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My books can be purchased as e-books for only $1.99. If interested, just click here: Books.
Match Play is a golf/suspense novel. Dust of Autumn is a bloody one set in upstate New York. Prairie View is set in South Dakota, with a final scene atop Rattlesnake Butte. Life is the Arbor is a children's book about Rollie Rabbit and his friends (on about a fourth grade level). The Black Widow involves an elaborate extortion scheme. Doggy-Dog World is my memoir. And ES3 is a description of my method for examining English sentence structure.
In case anyone is interested in any of my past posts, you can find an archive list at the bottom of this page.

Friday, November 26

Gaiety & Stephen Sondheim

I think I should come out of the closet. If being gay means one loves the singing of Barbra Streisand and a love of musical theatre, then I must be gay. I listen to today’s hip-hoppers, rockers, and rappers, and I can’t understand a word from any of them, the lyrics and music smothered by three or four electric guitars and heavy percussion. And even if I could make out what’s being sung, I wouldn’t hear lyrics worth hearing. I make my case with one of the songs ranked near the top as best of the Twentieth Century, The Rolling Stones’ “Satisfaction”:

I can't get no satisfaction, Cause I tried and I tried, And I tried and I tried. I can't get no, I can't get no — When I'm driving in my car And a man comes on the radio, he's telling me more and more About some useless information supposed to fire my imagination, I can't get no, No, no, no . Hey, hey, hey, That's what I say — When I'm watching my TV And a man comes on that tells me how white my shirts can be But he can't be a man 'cause he doesn't smoke the same cigarettes as me. I can't get no satisfaction , I can't get no girl reaction. When I'm riding around the world And I'm doing this and I'm signing that and I'm trying to make some girl Who tells me "Baby, better come back maybe next week 'cause you see I'm on a losing streak." No satisfaction.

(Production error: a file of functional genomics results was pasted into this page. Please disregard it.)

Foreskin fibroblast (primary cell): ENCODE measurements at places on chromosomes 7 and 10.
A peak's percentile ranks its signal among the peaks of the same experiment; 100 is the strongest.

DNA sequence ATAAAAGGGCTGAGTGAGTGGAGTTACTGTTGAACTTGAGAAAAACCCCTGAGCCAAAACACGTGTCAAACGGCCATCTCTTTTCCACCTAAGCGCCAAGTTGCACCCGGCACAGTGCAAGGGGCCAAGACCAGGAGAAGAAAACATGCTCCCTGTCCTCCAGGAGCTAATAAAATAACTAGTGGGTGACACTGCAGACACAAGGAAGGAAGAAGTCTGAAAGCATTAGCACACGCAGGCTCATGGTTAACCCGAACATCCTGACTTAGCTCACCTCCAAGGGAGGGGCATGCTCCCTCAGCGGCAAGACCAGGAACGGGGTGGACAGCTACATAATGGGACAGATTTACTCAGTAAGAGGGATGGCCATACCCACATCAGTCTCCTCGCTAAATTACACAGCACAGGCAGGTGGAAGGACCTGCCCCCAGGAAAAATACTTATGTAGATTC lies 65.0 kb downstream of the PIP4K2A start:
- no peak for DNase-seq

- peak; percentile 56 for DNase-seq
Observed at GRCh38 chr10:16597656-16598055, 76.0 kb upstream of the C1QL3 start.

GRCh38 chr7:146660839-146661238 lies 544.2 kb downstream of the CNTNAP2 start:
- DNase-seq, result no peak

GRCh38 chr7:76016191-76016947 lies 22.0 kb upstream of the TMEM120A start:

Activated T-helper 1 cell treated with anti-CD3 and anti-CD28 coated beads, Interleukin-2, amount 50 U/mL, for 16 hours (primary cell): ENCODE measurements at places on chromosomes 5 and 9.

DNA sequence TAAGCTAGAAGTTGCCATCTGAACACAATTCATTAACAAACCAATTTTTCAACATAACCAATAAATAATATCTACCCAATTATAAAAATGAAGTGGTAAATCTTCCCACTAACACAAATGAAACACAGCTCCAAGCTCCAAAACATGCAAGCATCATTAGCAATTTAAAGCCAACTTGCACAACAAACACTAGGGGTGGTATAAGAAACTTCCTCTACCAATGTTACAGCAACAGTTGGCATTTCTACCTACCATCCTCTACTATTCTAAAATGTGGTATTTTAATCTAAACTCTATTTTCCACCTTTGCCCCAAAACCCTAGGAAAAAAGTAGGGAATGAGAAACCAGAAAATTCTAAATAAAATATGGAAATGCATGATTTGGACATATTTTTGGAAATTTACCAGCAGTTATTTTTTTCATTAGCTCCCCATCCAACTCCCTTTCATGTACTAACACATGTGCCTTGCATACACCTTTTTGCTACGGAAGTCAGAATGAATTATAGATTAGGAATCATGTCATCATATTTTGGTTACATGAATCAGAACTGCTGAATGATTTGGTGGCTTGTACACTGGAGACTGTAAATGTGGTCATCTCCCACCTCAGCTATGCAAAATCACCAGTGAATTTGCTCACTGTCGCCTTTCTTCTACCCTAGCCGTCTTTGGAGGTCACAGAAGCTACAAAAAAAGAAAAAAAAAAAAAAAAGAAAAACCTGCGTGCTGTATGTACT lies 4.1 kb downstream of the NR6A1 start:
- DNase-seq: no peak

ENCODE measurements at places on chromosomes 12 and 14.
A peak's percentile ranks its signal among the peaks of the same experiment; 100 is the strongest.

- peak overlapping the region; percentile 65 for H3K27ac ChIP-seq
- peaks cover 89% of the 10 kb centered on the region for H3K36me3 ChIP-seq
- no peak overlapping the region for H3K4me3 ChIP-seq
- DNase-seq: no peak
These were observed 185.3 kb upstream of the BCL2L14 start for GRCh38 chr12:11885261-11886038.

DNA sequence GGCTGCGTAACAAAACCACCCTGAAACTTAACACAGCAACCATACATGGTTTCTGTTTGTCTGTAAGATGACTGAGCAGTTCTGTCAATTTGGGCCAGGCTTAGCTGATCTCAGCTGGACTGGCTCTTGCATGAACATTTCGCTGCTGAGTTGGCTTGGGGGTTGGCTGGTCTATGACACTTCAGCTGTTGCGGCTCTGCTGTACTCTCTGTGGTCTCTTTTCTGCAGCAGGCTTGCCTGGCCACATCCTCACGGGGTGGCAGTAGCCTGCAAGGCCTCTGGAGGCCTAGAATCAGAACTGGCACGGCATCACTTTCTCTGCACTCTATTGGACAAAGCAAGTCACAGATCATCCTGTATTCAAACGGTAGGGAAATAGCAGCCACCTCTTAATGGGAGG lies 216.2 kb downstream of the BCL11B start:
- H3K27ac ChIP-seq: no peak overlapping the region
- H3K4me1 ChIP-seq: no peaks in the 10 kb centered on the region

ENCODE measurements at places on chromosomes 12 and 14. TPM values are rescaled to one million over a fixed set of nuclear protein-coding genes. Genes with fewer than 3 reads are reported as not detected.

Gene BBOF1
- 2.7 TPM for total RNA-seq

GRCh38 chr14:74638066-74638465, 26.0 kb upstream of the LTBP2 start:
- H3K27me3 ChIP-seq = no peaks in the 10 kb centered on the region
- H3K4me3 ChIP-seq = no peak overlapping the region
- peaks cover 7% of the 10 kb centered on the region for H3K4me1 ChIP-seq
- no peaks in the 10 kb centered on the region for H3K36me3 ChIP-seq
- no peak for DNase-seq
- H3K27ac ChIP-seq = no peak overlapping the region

I rest my case.

How can I tell if the singer (singer?) is any good or if what he/she is singing has any meaning?

When I was in high school and shortly thereafter, my parents and I would visit my sister Helen and her husband Paul in Wisconsin. Helen took me to Chicago to see current musicals and I never got over it. I saw the touring company doing South Pacific with Janet Blair as Nellie, Forrest Tucker as Harold Hill in The Music Man, and Carol Channing in My Sister Eileen. Yikes! I was enthralled with the singing and dancing, the staging, and I’ve been a fan ever since.

Wednesday evening, PBS gave us a Broadway musical cornucopia with the 80th birthday celebration for Stephen Sondheim. It was wonderful, and full of wonder as Broadway stars, both current as well as not-so-current singers, reprised songs from his many shows: Patti LuPone, Mandy Patinkin, Bernadette Peters, Audra McDonald, Elaine Stritch, Nathan Gunn, to name only a few. It was one of the best two hours I’ve ever spent in front of the tube, hearing clear as a bell Sondheim’s witty, sophisticated lyrics, watching the many beautiful men and women singing those lyrics. I could hardly contain myself or my tears.

If that makes me gay (it certainly made me happy), then let the closet door swing wide, because I “can’t get no satisfaction” from Justin Bieber and his ilk, or Beyonce and her ilk, or Fitty Cents and his ilk, or Mick Jagger and his big-lipped yucky ilk.

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